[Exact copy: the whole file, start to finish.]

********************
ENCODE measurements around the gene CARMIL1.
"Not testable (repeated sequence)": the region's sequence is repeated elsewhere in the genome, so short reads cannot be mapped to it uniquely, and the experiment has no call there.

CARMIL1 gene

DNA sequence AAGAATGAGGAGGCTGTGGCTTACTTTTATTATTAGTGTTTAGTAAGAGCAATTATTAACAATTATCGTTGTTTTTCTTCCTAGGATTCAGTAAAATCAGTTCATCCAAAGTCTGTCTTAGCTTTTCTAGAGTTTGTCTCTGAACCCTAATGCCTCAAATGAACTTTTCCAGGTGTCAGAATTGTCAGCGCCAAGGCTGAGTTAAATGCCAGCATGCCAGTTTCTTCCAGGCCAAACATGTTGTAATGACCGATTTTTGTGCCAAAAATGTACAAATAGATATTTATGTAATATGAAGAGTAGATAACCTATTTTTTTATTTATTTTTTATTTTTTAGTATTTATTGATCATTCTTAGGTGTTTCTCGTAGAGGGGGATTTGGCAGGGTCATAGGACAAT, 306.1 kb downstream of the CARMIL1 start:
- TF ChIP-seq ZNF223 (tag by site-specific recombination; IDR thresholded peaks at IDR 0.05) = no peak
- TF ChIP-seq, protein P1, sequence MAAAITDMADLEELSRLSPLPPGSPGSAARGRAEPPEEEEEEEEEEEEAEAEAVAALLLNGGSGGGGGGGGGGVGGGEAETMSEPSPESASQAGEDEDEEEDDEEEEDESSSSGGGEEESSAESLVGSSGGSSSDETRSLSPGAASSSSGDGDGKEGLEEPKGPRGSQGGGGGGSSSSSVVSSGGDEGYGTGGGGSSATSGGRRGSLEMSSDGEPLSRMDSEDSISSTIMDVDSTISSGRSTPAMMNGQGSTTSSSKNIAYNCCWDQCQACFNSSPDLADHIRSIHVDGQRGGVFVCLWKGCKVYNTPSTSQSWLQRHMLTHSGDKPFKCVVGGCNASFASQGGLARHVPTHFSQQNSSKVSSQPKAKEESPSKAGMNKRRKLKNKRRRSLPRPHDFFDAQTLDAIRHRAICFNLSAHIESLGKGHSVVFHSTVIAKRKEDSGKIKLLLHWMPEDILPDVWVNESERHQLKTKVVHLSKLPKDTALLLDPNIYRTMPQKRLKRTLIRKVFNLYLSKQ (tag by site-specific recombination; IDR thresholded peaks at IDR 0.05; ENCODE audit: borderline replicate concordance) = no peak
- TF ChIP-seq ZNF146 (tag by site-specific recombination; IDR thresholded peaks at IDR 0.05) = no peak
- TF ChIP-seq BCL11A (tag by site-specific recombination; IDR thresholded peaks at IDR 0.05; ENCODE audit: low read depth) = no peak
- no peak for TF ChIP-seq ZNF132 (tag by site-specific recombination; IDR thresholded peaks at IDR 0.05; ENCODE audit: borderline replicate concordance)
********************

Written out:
ENCODE measurements around the gene CARMIL1.
"Not testable (repeated sequence)": the region's sequence is repeated elsewhere in the genome, so short reads cannot be mapped to it uniquely, and the experiment has no call there.

CARMIL1 gene

DNA sequence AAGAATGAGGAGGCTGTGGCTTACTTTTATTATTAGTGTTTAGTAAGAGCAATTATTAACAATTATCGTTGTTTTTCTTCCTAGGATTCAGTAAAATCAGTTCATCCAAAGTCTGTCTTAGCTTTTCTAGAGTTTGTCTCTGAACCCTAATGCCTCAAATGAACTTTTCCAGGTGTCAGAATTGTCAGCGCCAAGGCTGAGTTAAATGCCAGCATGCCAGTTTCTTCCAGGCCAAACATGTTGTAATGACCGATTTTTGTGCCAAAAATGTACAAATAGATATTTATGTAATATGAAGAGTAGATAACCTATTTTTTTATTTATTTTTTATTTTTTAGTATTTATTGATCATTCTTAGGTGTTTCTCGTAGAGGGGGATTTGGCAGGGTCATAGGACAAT, 306.1 kb downstream of the CARMIL1 start:
- TF ChIP-seq ZNF223 (tag by site-specific recombination; IDR thresholded peaks at IDR 0.05) = no peak
- TF ChIP-seq, protein P1, sequence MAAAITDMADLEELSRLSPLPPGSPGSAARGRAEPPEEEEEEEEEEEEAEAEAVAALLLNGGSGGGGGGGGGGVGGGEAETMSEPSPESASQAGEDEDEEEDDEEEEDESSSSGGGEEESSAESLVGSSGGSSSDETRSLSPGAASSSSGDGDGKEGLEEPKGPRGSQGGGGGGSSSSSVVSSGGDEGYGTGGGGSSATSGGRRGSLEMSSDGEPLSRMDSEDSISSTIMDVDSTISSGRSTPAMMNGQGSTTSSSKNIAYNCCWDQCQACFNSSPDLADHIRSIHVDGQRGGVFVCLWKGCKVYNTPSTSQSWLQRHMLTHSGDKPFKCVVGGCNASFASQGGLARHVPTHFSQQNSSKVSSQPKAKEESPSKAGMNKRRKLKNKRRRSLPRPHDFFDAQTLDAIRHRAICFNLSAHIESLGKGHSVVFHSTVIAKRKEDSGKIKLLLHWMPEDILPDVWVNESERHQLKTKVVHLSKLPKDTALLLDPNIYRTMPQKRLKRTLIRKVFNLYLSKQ (tag by site-specific recombination; IDR thresholded peaks at IDR 0.05; ENCODE audit: borderline replicate concordance) = no peak
- TF ChIP-seq ZNF146 (tag by site-specific recombination; IDR thresholded peaks at IDR 0.05) = no peak
- TF ChIP-seq BCL11A (tag by site-specific recombination; IDR thresholded peaks at IDR 0.05; ENCODE audit: low read depth) = no peak
- no peak for TF ChIP-seq ZNF132 (tag by site-specific recombination; IDR thresholded peaks at IDR 0.05; ENCODE audit: borderline replicate concordance)